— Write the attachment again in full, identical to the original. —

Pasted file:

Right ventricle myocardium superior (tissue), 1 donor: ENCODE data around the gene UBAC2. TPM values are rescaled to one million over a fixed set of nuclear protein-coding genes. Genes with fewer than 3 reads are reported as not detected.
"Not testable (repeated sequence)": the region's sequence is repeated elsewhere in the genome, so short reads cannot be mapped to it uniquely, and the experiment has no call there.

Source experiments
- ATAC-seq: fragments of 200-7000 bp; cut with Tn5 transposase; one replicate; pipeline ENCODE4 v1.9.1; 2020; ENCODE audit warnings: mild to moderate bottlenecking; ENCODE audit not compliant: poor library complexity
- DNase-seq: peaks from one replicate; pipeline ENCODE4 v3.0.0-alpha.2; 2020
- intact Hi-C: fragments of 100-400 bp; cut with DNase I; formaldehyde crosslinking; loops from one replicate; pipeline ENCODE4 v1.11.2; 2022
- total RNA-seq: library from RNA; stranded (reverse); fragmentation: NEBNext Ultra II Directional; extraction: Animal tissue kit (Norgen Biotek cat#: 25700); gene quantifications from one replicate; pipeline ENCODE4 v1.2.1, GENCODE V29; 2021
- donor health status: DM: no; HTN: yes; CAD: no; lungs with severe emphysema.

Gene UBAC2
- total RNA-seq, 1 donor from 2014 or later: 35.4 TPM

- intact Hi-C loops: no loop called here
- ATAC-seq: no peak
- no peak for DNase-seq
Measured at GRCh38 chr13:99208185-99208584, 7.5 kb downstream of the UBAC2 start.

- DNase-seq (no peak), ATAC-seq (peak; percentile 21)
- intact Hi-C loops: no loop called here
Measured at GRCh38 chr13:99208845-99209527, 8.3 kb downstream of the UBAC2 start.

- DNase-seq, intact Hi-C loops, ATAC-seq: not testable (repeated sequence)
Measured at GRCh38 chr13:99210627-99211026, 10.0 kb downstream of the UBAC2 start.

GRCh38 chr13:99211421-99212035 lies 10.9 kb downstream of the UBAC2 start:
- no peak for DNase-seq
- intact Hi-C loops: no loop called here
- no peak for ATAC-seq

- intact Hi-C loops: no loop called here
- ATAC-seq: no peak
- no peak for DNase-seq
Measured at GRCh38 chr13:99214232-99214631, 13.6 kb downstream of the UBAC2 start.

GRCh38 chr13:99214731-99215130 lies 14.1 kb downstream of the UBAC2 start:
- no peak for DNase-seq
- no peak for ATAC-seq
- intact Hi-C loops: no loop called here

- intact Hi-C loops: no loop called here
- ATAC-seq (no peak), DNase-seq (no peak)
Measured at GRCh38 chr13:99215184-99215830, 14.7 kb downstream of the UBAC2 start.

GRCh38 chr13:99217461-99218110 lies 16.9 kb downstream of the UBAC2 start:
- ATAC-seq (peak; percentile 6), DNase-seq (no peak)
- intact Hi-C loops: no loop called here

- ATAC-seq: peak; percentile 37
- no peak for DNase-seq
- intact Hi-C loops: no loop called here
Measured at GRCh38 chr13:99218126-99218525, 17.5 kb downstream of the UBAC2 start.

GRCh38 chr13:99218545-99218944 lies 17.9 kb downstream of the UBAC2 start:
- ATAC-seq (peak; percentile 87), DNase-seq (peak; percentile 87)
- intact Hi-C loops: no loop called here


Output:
Right ventricle myocardium superior (tissue), 1 donor: ENCODE data around the gene UBAC2. TPM values are rescaled to one million over a fixed set of nuclear protein-coding genes. Genes with fewer than 3 reads are reported as not detected.
"Not testable (repeated sequence)": the region's sequence is repeated elsewhere in the genome, so short reads cannot be mapped to it uniquely, and the experiment has no call there.

Source experiments
- ATAC-seq: fragments of 200-7000 bp; cut with Tn5 transposase; one replicate; pipeline ENCODE4 v1.9.1; 2020; ENCODE audit warnings: mild to moderate bottlenecking; ENCODE audit not compliant: poor library complexity
- DNase-seq: peaks from one replicate; pipeline ENCODE4 v3.0.0-alpha.2; 2020
- intact Hi-C: fragments of 100-400 bp; cut with DNase I; formaldehyde crosslinking; loops from one replicate; pipeline ENCODE4 v1.11.2; 2022
- total RNA-seq: library from RNA; stranded (reverse); fragmentation: NEBNext Ultra II Directional; extraction: Animal tissue kit (Norgen Biotek cat#: 25700); gene quantifications from one replicate; pipeline ENCODE4 v1.2.1, GENCODE V29; 2021
- donor health status: DM: no; HTN: yes; CAD: no; lungs with severe emphysema.

Gene UBAC2
- total RNA-seq, 1 donor from 2014 or later: 35.4 TPM

- intact Hi-C loops: no loop called here
- ATAC-seq: no peak
- no peak for DNase-seq
Measured at GRCh38 chr13:99208185-99208584, 7.5 kb downstream of the UBAC2 start.

- DNase-seq (no peak), ATAC-seq (peak; percentile 21)
- intact Hi-C loops: no loop called here
Measured at GRCh38 chr13:99208845-99209527, 8.3 kb downstream of the UBAC2 start.

- DNase-seq, intact Hi-C loops, ATAC-seq: not testable (repeated sequence)
Measured at GRCh38 chr13:99210627-99211026, 10.0 kb downstream of the UBAC2 start.

GRCh38 chr13:99211421-99212035 lies 10.9 kb downstream of the UBAC2 start:
- no peak for DNase-seq
- intact Hi-C loops: no loop called here
- no peak for ATAC-seq

- intact Hi-C loops: no loop called here
- ATAC-seq: no peak
- no peak for DNase-seq
Measured at GRCh38 chr13:99214232-99214631, 13.6 kb downstream of the UBAC2 start.

GRCh38 chr13:99214731-99215130 lies 14.1 kb downstream of the UBAC2 start:
- no peak for DNase-seq
- no peak for ATAC-seq
- intact Hi-C loops: no loop called here

- intact Hi-C loops: no loop called here
- ATAC-seq (no peak), DNase-seq (no peak)
Measured at GRCh38 chr13:99215184-99215830, 14.7 kb downstream of the UBAC2 start.

GRCh38 chr13:99217461-99218110 lies 16.9 kb downstream of the UBAC2 start:
- ATAC-seq (peak; percentile 6), DNase-seq (no peak)
- intact Hi-C loops: no loop called here

- ATAC-seq: peak; percentile 37
- no peak for DNase-seq
- intact Hi-C loops: no loop called here
Measured at GRCh38 chr13:99218126-99218525, 17.5 kb downstream of the UBAC2 start.

GRCh38 chr13:99218545-99218944 lies 17.9 kb downstream of the UBAC2 start:
- ATAC-seq (peak; percentile 87), DNase-seq (peak; percentile 87)
- intact Hi-C loops: no loop called here